Putin’s working visit to Paris last week was organized as if the French hosts wanted to emphasize that in their opinion the change of his political status was only a formality and that he remained the man in Moscow they were ready to do business with.
Energy constitutes the core of the remarkably confident position that Moscow has assumed in its relations with Europe, inferring that the EU needs the dialogue and, specifically, the new agreement far more than Russia does.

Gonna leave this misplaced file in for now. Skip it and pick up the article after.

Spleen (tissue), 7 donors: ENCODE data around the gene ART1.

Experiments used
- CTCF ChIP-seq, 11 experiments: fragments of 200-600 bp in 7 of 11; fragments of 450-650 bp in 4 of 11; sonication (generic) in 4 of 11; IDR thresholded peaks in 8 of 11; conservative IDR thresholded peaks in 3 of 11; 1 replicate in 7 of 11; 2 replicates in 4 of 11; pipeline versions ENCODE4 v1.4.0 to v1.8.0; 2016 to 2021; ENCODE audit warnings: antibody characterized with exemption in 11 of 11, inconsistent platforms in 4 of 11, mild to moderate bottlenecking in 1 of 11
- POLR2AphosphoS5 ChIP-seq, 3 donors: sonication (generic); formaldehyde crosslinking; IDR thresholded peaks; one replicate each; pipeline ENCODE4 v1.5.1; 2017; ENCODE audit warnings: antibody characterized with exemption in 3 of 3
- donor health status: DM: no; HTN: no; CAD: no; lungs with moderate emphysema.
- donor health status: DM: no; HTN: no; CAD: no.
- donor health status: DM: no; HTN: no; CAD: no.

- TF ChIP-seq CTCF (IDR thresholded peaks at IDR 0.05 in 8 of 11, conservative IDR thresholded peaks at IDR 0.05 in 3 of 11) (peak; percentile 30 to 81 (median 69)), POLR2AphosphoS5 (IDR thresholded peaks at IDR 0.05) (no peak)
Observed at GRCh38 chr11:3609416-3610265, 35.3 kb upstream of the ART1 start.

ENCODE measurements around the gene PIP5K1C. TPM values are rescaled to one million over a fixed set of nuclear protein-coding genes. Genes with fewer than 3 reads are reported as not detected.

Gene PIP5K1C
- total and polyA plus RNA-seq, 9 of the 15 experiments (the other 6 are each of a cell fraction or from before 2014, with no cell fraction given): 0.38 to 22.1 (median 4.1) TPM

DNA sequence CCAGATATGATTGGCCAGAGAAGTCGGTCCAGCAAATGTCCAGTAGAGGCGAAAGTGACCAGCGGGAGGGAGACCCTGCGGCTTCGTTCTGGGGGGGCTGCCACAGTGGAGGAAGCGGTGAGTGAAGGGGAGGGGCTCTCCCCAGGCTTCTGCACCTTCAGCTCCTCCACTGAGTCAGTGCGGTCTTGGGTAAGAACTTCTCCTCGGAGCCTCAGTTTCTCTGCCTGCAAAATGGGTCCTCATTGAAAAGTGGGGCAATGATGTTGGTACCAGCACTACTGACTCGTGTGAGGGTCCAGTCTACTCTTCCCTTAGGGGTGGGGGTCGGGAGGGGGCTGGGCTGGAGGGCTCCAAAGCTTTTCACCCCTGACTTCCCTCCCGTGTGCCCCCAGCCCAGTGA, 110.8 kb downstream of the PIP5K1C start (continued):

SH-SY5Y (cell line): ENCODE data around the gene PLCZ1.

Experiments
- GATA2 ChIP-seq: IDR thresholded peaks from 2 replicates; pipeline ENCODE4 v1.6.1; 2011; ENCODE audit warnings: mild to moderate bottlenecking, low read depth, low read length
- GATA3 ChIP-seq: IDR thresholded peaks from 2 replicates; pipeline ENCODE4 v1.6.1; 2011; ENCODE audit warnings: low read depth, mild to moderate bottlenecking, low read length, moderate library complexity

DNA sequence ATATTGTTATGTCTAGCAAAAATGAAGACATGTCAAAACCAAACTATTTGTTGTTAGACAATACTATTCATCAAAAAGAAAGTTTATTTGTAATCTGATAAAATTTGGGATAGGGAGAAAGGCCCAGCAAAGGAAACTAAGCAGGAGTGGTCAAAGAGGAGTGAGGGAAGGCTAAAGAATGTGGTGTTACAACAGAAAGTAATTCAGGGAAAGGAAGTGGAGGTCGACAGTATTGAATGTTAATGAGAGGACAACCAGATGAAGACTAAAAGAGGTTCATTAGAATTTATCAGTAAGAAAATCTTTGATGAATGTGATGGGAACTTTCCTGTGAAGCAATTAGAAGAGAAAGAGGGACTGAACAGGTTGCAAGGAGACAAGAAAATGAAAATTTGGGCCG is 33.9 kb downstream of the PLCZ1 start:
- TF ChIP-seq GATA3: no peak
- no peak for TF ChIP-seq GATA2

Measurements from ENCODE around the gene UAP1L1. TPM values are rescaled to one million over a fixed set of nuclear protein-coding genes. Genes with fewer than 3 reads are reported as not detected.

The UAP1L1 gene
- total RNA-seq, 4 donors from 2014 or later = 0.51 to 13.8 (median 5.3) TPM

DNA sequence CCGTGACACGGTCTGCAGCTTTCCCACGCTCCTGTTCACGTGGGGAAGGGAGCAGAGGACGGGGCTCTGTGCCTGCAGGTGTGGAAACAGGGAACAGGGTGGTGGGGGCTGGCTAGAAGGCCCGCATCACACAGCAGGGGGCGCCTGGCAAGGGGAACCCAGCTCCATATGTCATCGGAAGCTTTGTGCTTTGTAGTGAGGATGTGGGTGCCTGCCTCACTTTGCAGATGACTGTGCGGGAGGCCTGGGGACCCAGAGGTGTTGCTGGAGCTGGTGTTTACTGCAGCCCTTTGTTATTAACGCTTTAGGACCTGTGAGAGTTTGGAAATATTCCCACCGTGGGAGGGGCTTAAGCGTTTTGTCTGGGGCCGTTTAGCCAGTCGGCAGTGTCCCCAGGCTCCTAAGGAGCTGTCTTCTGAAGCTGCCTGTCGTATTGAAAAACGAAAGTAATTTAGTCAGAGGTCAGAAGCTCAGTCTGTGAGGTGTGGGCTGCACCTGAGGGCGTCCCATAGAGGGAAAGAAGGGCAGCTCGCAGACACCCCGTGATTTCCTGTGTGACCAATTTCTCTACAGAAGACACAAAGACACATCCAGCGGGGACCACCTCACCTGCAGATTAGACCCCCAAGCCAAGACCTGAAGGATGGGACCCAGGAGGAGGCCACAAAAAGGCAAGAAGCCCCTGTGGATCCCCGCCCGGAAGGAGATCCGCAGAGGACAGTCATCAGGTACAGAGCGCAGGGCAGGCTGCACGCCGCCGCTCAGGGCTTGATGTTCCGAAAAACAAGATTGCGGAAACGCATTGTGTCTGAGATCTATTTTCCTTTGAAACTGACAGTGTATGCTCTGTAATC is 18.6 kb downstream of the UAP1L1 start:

This odd situation in the Russian “tandem” leadership is inevitably temporary, but it presents a peculiar dilemma for the West. Seeking to resolve practical issues and discharge current problems, Western leaders have to make contact with Putin and treat him as the real head of state, much the same way as he was treated in Paris. However, aiming at encouraging changes in Russia’s behavior and improving relations that have gone distinctly sour in the last couple of years, they need to address Medvedev and help him strengthen his hand. Typically, the urge to make quick fixes prevails, and Georgia appears a small price to pay.